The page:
(...) in the larger cities of Cuba, especially where large percent of people were Hispanic, there were occurring from time to time anti-American demonstrations. Among other things, on January 15th, and within the next few days, there were violent demonstrations organized by Spanish nationalists in Havana.

[page 29]

Dowództwo nad ostatnim zespołem [floty] powierzono (...) kontradm. Cerverze. Był to bez wątpienia oficer zdolny, energiczny, odważny i zdyscyplinowany, (...) jednak wybranie go na to stanowisko było o tyle błędne, że nie wierzył on zbytnio w możliwość zwycięstwa nad Stanami Zjednoczonymi. (...) Na usprawiedliwienie tego faktu można jedynie dodać, że podobnie myślała wówczas większość oficerów liniowych marynarki hiszpańskiej i władzom trudno było znaleźć kogoś odpowiedniejszego na to stanowisko.

The command of the last unit [of the fleet] was given to (...)Rear-admiral Cervera. It was undoubtedly a capable officer, energetic, courageous and disciplined, (...), but nominating him was wrong as he did not believe too much in the possibility of victory over the United States. (...) As the justification for this one can only add that, just thought the majority of line officers of the Spanish Navy and it was difficult for authorities to find someone more suitable for the position.

(later a memo of Cervera taken from S.G. Nunez The Spanish-American War. Blocades and Coast Defence, Washington 1899, pp. 33-34)

The book says nothing about common people in Spain. It seems, that as military officers were against the war, they were forced to act by politicians.

share|improve this answer
Overall, good answer and +1. I have a quibble though: wikipedia says: "With two obsolete Spanish squadrons sunk in Santiago de Cuba and Manila Bay and a third, more modern fleet recalled home to protect the Spanish coasts, Madrid sued for peace." So it seems that Spain did not lose the core of her navy after all. – Felix Goldberg Jun 25 '13 at 9:15
Another thing: You seem to assume that the Spanish people supported the war, which stands to reason. But it'd be nice to see some sources or references for that. – Felix Goldberg Jun 25 '13 at 9:15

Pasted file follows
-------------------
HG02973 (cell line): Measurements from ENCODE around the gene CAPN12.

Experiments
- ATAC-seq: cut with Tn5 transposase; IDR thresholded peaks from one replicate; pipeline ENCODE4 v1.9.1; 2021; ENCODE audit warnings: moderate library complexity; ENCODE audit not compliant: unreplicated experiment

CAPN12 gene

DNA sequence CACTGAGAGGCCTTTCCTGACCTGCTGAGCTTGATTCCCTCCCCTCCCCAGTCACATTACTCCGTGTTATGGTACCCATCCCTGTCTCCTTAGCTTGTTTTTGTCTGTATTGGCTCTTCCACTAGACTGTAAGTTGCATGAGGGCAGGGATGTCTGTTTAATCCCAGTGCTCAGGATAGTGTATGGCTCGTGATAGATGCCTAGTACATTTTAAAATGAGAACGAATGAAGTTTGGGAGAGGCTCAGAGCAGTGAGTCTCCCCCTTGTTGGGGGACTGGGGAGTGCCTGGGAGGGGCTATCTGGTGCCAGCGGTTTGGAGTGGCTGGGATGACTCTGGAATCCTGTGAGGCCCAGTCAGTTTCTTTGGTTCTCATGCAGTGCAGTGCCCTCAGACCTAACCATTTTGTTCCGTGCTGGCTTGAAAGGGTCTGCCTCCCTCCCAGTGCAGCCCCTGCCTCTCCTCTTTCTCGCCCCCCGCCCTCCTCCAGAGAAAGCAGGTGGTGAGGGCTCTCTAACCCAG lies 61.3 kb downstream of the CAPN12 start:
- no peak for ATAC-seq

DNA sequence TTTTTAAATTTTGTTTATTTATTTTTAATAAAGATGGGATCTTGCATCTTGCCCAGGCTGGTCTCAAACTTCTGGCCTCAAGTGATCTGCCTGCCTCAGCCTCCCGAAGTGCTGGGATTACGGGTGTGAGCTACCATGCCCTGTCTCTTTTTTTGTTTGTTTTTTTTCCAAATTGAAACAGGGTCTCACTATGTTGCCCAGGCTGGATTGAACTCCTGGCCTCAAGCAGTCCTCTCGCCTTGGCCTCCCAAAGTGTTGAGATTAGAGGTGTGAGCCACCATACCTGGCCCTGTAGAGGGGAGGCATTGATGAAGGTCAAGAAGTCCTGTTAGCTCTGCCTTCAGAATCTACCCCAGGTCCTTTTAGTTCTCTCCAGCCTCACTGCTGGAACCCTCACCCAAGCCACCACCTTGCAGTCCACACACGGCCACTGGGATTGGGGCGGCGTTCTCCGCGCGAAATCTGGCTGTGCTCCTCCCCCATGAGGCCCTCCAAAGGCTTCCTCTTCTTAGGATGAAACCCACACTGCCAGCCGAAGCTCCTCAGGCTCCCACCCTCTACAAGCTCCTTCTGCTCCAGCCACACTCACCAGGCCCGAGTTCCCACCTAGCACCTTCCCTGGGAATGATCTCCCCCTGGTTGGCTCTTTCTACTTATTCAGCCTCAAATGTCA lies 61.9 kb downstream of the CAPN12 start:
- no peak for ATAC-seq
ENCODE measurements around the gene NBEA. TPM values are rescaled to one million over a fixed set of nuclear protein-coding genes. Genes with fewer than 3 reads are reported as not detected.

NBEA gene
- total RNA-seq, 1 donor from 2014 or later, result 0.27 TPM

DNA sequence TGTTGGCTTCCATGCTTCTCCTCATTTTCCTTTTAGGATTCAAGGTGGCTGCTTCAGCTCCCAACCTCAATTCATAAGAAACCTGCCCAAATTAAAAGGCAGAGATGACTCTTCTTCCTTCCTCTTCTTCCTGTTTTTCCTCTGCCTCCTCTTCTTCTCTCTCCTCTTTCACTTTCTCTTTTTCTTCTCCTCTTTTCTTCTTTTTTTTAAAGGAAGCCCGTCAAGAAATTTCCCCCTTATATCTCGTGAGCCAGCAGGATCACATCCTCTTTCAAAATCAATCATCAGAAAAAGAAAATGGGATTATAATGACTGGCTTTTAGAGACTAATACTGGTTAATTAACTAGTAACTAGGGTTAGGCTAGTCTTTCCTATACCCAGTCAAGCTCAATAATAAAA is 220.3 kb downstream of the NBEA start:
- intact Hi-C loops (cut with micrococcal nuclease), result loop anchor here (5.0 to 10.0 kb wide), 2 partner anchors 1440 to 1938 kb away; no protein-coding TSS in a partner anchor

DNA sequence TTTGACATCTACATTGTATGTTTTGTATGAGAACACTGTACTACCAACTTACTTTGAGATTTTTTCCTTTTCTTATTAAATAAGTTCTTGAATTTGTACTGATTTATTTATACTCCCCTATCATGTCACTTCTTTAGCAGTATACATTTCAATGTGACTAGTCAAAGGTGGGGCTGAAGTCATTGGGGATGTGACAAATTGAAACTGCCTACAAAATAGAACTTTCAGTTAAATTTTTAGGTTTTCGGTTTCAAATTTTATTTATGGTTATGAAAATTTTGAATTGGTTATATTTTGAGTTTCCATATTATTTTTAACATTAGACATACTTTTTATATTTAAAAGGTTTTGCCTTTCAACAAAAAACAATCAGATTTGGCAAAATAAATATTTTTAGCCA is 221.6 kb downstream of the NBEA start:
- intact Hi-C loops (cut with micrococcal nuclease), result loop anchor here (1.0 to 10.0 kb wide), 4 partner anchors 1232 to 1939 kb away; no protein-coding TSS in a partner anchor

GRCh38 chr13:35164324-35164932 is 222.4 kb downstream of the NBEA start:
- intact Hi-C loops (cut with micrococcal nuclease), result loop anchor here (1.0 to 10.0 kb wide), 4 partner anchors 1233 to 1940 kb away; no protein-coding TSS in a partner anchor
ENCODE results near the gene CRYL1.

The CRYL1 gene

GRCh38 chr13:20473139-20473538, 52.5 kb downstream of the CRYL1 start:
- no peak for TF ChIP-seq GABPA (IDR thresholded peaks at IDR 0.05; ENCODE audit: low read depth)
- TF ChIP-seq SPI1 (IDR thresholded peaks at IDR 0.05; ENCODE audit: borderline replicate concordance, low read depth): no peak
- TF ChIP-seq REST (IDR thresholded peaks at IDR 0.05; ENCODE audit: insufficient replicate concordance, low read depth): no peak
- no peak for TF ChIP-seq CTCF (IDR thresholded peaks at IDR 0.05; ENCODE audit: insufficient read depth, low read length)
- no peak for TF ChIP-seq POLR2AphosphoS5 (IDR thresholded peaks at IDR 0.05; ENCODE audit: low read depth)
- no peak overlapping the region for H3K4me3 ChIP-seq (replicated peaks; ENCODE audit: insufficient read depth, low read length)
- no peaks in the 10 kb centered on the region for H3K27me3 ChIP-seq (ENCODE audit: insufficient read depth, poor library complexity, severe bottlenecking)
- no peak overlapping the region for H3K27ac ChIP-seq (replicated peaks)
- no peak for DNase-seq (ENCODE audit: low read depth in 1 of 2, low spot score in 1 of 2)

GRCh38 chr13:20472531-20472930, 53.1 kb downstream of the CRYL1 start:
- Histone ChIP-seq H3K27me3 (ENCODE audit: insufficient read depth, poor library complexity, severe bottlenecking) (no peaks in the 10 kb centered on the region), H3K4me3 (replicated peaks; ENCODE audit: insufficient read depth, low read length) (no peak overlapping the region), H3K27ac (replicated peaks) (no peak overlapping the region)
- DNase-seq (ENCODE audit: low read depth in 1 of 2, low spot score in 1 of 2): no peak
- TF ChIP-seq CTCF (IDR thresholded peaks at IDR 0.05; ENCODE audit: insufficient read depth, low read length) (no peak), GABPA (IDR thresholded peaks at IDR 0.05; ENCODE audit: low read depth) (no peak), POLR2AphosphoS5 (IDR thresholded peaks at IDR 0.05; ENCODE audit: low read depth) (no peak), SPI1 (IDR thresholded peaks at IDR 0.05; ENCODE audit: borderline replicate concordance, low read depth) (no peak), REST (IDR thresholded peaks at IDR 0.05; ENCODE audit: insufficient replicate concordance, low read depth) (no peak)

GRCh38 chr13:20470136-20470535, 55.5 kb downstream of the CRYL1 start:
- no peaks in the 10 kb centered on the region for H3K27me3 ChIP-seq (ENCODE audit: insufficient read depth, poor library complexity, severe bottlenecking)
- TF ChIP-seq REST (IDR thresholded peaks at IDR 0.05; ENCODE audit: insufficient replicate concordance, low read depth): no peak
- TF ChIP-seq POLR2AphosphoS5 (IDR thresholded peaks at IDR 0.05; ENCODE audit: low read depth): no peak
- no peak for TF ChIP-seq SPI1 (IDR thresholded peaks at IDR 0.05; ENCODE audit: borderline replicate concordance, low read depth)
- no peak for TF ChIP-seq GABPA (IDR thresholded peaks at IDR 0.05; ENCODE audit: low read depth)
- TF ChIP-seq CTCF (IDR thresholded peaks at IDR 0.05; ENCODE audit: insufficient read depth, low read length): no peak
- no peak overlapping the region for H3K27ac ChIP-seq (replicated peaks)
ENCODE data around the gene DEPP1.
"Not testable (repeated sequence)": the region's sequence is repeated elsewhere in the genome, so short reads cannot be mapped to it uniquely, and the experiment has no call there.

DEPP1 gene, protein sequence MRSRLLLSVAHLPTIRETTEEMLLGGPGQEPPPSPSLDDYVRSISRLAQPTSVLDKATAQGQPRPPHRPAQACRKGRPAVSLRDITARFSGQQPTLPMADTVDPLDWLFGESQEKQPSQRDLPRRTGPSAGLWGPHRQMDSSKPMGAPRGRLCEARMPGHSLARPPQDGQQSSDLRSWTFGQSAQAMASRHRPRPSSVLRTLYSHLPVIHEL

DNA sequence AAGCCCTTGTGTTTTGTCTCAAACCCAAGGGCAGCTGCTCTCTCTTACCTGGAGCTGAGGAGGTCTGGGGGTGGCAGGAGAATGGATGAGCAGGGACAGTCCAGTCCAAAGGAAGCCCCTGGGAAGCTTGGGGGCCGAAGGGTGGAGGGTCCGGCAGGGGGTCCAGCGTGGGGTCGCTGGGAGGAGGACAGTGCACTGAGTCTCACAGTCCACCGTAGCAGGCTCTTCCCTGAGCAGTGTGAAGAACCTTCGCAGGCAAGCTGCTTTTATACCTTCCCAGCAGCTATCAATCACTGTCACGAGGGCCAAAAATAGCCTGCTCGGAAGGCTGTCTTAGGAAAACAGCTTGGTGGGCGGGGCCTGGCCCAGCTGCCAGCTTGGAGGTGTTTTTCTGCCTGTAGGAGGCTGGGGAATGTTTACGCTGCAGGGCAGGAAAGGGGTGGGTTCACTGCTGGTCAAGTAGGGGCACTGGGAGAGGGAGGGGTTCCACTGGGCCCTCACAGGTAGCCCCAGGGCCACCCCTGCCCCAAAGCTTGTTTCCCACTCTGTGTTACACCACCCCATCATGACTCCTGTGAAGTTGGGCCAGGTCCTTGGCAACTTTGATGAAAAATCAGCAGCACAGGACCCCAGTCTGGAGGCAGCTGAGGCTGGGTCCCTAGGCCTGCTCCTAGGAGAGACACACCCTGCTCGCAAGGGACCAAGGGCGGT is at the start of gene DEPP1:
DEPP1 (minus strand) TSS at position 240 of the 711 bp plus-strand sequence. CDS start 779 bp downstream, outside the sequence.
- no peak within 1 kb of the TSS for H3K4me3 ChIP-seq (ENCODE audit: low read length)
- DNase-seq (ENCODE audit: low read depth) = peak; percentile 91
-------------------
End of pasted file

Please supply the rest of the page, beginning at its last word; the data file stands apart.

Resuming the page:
By core of fleet I meant expeditionary force. And, I really have no prove for the support (I'm wondering why OP accepted the answer as I'm awaiting for an extended one), but this is an assumption made on basis of 19th cent. people thinking. There were no protests like "Hands of Viet Nam" etc. As Cuba "was considered" to be a Spanish province, it was obvious to defend it. But I read more deeply in the subject and the war was declared by Spain, so I will edit my answer. – Voitcus Jun 25 '13 at 9:25
@FelixGoldberg I updated the answer – Voitcus Jun 25 '13 at 9:46

I am not really an expert on history but I can give you a insider view (I am Spanish) from what we study at school and from what my grandfather told me.

Spanish-American war is known informally as "The Cuban War". It mainly represents the end of the Spanish Empire as we lose the last colonies. We still had at that time some colonies in Africa (Morocco, Sahara and Guinea) but for some reason it was considered "The End of the Empire", probably because we consider America as our empire...

About the Maine explosion

Maine explosion was an accident or originated by Americans to have a Casus Belli. The theory of an inside job was widely spread about population in that moment. Nowadays most of the people think that was an accidental explosion.

About the war itself

The general feeling is that we were drawn into war by Americans. Even if the Spanish Army in Cuba was ok, the Spanish Navy was clearly obsolete, they had no chance against modern warships. The Spanish Admiral Cervera was ordered to break the blockade. He thought it was a suicide, he sent a telegram to Government in Spain but honored the order. He sailed close to the coast to make easier for sailors to save their lives. Spanish government tried to prosecute Cervera but he was so popular that charges were withdrawn.

Everybody in Spain thought that Cervera was a hero with an impossible task by corrupt politicians.

After the war

As Voitcus correctly indicates, Cuba was another province of Spain with same rights as regions like Madrid or Galicia. Most of the Spaniards felt humiliated.. by their own country. People thought that there were to Spains: The official one, a fake Spain and the real one, sad, poor and pessimistic.

This war is the origin of "Generation of 98", an important cultural movement.

I studied this at school buy I remember my grandparent telling me this history. He was born in 1920 and he really felt, influence of his father and the rest of the society, that pessimistic view and sadness. He told me that Spain had an incorrect approach about colonies and we should had followed a different approach as the British did with the Common Wealth.

20 years later something similar happened again in Spain when the Annual Disaster, where irregular troops from Morocco defeated the "superior" Spanish regular army, again because of corruption.


  • Even people in Spain knew that Cubans were unhappy, they felt Cuba was part of Spain and totally supported the war.
  • Losing Cuba War meant the End of the Spanish Empire
  • The aftermath overall feeling was pessimism.
share|improve this answer

Your Answer


By posting your answer, you agree to the privacy policy and terms of service.

Not the answer you're looking for? Browse other questions tagged or ask your own question.